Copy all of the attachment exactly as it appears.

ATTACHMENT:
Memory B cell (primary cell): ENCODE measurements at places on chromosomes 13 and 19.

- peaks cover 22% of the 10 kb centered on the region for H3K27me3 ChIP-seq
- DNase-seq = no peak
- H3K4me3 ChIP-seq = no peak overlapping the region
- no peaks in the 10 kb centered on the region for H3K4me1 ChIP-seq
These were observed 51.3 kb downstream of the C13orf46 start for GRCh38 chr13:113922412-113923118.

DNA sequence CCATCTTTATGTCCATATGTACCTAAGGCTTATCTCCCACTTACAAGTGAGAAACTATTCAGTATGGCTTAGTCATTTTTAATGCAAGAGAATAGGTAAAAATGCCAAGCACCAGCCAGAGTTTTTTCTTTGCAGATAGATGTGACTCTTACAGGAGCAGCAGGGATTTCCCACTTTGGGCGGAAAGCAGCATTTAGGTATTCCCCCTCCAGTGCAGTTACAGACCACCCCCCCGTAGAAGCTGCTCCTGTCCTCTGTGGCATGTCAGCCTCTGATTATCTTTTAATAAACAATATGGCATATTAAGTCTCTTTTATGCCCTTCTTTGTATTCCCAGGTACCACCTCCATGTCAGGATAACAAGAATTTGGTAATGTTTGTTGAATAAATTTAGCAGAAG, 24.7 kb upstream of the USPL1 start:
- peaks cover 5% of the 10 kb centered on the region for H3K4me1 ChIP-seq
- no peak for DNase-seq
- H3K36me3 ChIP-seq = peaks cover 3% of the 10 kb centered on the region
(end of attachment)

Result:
Memory B cell (primary cell): ENCODE measurements at places on chromosomes 13 and 19.

- peaks cover 22% of the 10 kb centered on the region for H3K27me3 ChIP-seq
- DNase-seq = no peak
- H3K4me3 ChIP-seq = no peak overlapping the region
- no peaks in the 10 kb centered on the region for H3K4me1 ChIP-seq
These were observed 51.3 kb downstream of the C13orf46 start for GRCh38 chr13:113922412-113923118.

DNA sequence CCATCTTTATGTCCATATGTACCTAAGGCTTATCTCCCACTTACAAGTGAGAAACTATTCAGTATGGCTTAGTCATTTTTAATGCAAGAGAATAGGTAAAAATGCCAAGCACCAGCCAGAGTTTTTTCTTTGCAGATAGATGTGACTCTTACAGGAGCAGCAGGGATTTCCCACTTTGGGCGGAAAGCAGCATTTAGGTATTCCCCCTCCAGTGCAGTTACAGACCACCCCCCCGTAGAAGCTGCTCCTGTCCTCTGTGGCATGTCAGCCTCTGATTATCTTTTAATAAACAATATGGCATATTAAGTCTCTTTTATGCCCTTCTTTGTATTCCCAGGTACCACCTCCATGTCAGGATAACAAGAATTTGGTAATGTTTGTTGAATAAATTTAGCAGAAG, 24.7 kb upstream of the USPL1 start:
- peaks cover 5% of the 10 kb centered on the region for H3K4me1 ChIP-seq
- no peak for DNase-seq
- H3K36me3 ChIP-seq = peaks cover 3% of the 10 kb centered on the region